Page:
Rambert2 + Rambert
Grey Matter, E2 7SD, Killer Pig, Ghost Dances
London, Sadler’s Wells
6 November 2018
Gallery of Rambert2 pictures by Foteini Christofilopoulou
Rambert’s latest programme is a night of hellos and goodbyes, marking the debut of the company’s new standalone junior faction, Rambert2, as well the final performance of a repertory favourite, Christopher Bruce’s Ghost Dances.
Formed of 13 young dancers plucked from an 800-strong audition pool, Rambert2 includes some standout performers who could easily hold their own against Rambert’s seasoned professionals – a promising dynamic, since the troupe is likely to be a feeder for the mainstage company. They’re a cohesive flock too. Benoit Swan Pouffer’s brand-new Grey Matter gives a glimpse of a tight ensemble humming like a machine. The piece dwells on the physical and conceptual aspects of memory, pitching figurative snapshots of community alongside imagery that hints at neurological mechanisms like neurons and synapses.
Rapper GAIKA’s throbbing beat brings an air of drama, as does Lee Curran’s stark, slanted lighting design. Dressed in spandex that resembles fascia and flashes actual muscle, the group sashays and jerks, thrusts and lurches, softening these jolts with the odd lyrical extension. Popping and contractions are the twin pillars of the choreography, the dancers wrenching their cores like they’re taking a punch.
A smattering of solos reveals individual strengths, like Fay Stoeser’s brisk composure, soundest as she pulses her way through a slow-moving huddle. Across the piece are glimpses of the advanced technique these young dancers bring to the table: deep, luxurious pliés, perfectly notched attitudes and développés.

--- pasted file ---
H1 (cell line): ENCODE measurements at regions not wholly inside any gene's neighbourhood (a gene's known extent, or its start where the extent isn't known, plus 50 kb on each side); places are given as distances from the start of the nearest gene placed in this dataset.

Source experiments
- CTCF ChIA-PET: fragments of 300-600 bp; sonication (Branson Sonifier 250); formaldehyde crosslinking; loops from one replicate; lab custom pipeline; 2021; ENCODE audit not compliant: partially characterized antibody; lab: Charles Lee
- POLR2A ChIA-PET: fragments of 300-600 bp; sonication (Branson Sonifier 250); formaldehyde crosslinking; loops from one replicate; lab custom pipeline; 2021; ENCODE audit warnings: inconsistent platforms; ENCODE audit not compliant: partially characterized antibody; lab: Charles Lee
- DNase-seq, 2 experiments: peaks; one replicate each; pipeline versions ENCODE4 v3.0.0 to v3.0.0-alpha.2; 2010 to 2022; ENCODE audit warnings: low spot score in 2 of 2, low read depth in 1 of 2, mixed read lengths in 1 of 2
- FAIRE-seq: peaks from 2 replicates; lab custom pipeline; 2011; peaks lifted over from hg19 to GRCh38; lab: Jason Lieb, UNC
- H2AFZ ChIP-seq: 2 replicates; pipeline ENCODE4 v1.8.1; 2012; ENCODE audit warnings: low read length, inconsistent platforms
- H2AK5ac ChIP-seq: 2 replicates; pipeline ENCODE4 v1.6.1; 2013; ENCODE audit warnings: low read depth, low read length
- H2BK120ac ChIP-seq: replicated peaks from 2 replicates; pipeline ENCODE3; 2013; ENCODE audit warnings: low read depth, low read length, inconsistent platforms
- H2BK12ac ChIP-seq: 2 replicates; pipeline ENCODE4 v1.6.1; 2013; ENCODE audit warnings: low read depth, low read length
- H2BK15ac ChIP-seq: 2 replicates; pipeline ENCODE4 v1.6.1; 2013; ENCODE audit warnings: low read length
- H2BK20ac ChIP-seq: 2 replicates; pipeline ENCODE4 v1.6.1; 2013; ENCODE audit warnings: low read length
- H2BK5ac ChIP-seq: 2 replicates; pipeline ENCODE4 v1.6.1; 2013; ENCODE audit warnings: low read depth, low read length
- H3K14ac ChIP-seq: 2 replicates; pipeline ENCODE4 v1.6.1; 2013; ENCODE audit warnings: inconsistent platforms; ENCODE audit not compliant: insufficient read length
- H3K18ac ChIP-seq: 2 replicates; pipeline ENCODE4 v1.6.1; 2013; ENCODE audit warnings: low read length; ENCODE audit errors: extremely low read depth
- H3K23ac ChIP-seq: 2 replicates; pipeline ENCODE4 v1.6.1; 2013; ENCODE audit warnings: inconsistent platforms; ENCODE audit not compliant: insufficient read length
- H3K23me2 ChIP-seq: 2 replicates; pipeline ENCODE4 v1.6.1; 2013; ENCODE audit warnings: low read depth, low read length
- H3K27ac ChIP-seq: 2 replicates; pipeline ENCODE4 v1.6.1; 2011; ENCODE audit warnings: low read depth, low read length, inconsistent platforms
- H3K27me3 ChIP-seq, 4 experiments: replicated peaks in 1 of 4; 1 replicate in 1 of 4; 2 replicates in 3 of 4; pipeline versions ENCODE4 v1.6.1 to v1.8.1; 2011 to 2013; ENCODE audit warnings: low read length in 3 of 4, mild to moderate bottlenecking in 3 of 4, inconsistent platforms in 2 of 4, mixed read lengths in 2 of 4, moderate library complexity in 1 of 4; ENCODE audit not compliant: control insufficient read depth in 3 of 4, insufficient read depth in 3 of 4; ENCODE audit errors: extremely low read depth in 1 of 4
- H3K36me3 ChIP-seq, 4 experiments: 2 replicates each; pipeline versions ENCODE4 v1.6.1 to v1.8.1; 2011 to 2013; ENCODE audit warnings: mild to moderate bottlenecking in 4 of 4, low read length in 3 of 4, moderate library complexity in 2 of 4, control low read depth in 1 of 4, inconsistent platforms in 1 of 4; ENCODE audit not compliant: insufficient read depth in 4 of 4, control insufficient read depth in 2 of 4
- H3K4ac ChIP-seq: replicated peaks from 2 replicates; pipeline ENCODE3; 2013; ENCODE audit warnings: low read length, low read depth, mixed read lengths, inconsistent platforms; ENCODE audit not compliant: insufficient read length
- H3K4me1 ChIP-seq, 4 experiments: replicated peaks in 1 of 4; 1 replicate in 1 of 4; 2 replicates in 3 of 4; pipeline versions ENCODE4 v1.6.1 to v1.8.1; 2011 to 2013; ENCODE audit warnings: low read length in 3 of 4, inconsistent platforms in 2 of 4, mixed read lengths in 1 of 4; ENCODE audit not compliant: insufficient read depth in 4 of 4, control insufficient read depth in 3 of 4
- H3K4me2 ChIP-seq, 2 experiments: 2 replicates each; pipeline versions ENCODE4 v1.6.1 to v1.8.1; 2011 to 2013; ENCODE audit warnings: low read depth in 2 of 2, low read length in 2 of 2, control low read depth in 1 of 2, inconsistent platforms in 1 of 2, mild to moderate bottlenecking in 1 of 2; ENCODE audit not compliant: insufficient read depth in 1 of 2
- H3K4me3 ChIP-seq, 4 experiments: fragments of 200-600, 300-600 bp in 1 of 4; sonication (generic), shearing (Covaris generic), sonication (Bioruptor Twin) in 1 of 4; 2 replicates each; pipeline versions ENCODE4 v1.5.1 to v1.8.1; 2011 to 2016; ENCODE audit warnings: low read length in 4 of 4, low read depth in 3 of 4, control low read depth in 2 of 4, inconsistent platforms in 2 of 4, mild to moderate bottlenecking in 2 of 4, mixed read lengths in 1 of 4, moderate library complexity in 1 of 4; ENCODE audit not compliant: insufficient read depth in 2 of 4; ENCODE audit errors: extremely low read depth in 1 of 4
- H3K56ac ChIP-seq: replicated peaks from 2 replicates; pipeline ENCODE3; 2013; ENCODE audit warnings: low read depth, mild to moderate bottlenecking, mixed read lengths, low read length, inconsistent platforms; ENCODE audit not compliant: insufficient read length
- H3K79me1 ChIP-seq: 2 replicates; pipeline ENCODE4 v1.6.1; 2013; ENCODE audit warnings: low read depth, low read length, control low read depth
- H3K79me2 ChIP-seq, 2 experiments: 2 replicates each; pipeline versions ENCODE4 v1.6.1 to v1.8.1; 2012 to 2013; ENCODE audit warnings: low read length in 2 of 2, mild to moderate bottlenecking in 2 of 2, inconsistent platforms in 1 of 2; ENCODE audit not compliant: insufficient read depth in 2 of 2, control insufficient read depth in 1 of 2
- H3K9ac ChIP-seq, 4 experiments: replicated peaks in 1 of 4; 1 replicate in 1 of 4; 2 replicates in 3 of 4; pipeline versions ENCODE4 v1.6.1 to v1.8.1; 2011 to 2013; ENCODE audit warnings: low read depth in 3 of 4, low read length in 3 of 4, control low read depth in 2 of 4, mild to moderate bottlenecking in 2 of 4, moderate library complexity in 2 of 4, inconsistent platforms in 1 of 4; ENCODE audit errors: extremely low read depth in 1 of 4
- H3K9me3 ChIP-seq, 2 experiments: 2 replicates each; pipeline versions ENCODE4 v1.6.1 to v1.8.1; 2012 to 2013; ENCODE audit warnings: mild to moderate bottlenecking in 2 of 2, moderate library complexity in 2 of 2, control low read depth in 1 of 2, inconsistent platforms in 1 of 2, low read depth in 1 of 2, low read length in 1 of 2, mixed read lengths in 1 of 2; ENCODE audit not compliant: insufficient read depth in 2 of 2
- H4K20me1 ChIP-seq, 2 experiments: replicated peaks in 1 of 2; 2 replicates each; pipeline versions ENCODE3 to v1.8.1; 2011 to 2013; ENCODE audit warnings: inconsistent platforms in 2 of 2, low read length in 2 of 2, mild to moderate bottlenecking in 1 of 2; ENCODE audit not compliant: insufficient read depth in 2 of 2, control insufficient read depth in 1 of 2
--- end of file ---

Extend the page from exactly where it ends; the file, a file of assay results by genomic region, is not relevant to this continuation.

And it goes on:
Pouffer’s work is a gritty appetiser, but it’s Sharon Eyal and Gai Behar’s restaged Killer Pig that drives home the edge this troupe has in its sights. Echoing the body-pumping vigour of Grey Matter, the choreography layers on eye-grabbing panache in the way of arched spines and hiked legs, nude silhouettes and pelvic-led manoeuvres. The fierce fashionista mood is as unsettling as it is gripping, delivering a swaggering pack ready to bring us to our knees.
Hua Han is the forerunner here, mastering the tightrope between creepy and charismatic with his sinewy skulks and contortions. Salomé Pressac is also riveting, goddess-like in her shoulder-rolling struts. Like Grey Matter, the work drifts somewhat as it hits the half-hour mark; both pieces could use a judicious editor. Here, though, the length feels like a dare: just as the performance appears to wind down, the crowd hankering to applaud it, it revs back up for a gruelling 15-minute dance to the death, the cast reprising their thrusts with impressive stamina.
Rafael Bonachela’s 2004 duet E2 7SD provides a brief interlude of forceful, angular modern dance. There are abrasive stage effects to match Conor Kerrigan and Aishwarya Raut’s distorted, muscular tangles: harsh lights levelled at the audience, smoke blasted in, and a clanging soundscape threaded with whisperings and clinks. It’s an elaborate atmosphere the piece doesn’t need; the choreography and the dancers’ performance is intense as it is.
It’s something of a relief to take in the swaying pleasure of Bruce’s Ghost Dances amid these strident contemporary numbers. Devised in 1981 to mark the victims of Pinochet’s regime in Chile, the ballet conjures skeleton-faced wraiths and vivid folksy frolics, 11 dancers from Rambert’s senior crew breathing life into dives, extensions and huge swinging lifts against a backdrop of misty mountains. Daniel Davidson, Liam Francis and Juan Gil are ghoulish and meditative spectres, while Carolyn Bolton and Hannah Rudd, in particular, bring a frisky spirit to their bouncy village dances.
A portrait of serenity compared to the programme’s other pieces, Ghost Dances still strikes a sharpness all of its own. It’s sad to see it leave the Rambert catalogue, but with the talent of Rambert2 waiting in the wings, it looks like an exciting road ahead.